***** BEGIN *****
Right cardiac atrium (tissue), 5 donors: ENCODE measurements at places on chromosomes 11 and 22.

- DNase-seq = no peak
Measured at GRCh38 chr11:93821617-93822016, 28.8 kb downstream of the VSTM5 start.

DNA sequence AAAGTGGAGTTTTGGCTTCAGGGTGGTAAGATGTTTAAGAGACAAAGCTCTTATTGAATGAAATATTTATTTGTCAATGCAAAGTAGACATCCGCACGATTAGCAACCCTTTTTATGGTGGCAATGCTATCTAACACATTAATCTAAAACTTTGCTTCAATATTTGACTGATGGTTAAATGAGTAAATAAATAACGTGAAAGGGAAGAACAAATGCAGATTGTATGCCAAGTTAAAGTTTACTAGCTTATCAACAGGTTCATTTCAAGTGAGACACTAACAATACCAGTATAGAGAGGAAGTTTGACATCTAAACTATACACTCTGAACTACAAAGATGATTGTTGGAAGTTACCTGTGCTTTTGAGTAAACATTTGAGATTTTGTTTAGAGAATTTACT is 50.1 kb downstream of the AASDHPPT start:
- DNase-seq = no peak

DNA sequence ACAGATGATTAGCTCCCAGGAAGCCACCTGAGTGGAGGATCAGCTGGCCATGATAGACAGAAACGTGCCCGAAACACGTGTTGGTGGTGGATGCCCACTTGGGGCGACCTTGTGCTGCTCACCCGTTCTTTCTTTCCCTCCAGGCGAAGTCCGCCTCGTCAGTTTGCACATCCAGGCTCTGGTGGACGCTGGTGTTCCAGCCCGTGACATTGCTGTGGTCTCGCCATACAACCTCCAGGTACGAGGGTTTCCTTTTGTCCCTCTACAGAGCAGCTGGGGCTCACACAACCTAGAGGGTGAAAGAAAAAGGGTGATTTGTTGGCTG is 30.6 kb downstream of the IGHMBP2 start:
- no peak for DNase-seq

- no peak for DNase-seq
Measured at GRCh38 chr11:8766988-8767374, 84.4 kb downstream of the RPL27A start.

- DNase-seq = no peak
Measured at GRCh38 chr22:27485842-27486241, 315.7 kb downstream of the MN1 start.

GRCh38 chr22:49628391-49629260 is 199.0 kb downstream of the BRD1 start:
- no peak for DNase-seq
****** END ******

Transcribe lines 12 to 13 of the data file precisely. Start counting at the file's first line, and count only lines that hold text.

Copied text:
GRCh38 chr22:49628391-49629260 is 199.0 kb downstream of the BRD1 start:
- no peak for DNase-seq